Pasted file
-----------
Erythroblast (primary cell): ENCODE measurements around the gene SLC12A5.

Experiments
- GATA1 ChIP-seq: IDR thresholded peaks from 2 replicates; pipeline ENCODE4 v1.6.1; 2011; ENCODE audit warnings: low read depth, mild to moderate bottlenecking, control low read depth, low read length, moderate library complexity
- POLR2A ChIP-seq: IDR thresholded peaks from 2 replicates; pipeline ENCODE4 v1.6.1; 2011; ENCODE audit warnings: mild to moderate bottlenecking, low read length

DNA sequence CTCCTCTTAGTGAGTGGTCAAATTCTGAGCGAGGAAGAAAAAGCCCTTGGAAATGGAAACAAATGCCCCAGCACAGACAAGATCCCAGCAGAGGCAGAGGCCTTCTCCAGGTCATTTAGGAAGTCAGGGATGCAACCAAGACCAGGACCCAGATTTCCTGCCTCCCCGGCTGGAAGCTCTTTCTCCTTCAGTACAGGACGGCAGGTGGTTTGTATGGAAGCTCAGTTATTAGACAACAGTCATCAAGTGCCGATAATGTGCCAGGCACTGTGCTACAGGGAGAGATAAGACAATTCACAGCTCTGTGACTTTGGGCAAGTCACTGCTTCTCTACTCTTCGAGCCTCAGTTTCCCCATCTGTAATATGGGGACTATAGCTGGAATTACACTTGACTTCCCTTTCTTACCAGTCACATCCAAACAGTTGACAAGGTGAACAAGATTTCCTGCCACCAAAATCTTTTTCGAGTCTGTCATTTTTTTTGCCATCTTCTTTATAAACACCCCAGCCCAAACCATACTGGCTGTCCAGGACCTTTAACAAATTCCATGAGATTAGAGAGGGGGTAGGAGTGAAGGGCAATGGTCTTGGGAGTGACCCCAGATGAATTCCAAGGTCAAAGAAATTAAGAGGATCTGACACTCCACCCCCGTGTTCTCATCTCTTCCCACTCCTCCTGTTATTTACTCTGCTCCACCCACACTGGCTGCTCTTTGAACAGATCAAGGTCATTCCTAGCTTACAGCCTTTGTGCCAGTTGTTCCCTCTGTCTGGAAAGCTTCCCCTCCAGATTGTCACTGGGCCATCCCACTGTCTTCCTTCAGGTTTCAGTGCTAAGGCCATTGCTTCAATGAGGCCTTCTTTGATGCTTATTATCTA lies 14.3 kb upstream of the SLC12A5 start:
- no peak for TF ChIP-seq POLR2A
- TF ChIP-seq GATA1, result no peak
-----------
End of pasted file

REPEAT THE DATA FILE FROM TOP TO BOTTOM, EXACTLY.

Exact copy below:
Erythroblast (primary cell): ENCODE measurements around the gene SLC12A5.

Experiments
- GATA1 ChIP-seq: IDR thresholded peaks from 2 replicates; pipeline ENCODE4 v1.6.1; 2011; ENCODE audit warnings: low read depth, mild to moderate bottlenecking, control low read depth, low read length, moderate library complexity
- POLR2A ChIP-seq: IDR thresholded peaks from 2 replicates; pipeline ENCODE4 v1.6.1; 2011; ENCODE audit warnings: mild to moderate bottlenecking, low read length

DNA sequence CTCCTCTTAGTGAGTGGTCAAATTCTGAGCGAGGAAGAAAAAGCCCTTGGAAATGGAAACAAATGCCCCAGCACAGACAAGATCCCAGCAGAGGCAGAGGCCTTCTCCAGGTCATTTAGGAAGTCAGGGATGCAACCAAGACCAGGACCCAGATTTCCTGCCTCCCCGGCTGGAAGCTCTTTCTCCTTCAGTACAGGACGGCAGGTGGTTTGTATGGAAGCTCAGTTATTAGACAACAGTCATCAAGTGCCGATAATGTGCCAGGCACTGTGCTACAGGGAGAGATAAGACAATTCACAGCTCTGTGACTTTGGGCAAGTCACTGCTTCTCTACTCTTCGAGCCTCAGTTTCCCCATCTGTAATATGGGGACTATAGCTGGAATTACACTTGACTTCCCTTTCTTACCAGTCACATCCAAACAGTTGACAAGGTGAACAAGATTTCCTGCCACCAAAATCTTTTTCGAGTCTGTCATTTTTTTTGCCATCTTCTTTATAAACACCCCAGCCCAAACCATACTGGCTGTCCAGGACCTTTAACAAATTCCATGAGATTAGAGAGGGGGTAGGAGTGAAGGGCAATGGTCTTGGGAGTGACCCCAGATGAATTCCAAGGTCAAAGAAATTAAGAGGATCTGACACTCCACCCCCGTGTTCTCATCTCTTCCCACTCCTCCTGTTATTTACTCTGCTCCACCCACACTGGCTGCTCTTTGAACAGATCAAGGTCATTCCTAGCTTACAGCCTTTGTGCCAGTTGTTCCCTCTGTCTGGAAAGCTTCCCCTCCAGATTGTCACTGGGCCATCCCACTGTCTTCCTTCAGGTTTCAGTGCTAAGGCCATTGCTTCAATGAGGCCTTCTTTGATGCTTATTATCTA lies 14.3 kb upstream of the SLC12A5 start:
- no peak for TF ChIP-seq POLR2A
- TF ChIP-seq GATA1, result no peak